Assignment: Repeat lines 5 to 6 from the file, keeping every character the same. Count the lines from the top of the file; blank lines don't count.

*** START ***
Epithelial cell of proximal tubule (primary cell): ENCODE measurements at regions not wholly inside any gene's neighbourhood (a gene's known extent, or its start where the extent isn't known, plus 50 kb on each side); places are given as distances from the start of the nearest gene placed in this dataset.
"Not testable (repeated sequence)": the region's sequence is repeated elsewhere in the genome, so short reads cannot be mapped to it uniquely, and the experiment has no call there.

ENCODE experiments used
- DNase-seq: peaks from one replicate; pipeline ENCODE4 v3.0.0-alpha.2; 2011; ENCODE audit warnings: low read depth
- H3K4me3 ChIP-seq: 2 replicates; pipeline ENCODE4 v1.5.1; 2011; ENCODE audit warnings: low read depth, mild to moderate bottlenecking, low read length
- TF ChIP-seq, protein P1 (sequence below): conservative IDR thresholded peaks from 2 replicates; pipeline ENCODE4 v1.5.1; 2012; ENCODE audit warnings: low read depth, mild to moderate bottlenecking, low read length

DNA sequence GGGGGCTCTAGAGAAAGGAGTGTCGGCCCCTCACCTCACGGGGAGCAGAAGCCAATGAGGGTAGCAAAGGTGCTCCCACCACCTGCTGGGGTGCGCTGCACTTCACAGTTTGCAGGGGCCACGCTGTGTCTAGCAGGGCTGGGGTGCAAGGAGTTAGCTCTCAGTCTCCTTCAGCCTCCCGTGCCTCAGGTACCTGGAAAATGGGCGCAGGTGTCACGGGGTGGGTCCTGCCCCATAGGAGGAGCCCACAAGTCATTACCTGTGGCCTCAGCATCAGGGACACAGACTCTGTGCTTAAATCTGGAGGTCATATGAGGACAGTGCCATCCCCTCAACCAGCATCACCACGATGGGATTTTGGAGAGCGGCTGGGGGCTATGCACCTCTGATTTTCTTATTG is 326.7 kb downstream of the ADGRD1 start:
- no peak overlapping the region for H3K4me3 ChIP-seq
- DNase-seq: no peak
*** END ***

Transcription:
- H3K4me3 ChIP-seq: 2 replicates; pipeline ENCODE4 v1.5.1; 2011; ENCODE audit warnings: low read depth, mild to moderate bottlenecking, low read length
- TF ChIP-seq, protein P1 (sequence below): conservative IDR thresholded peaks from 2 replicates; pipeline ENCODE4 v1.5.1; 2012; ENCODE audit warnings: low read depth, mild to moderate bottlenecking, low read length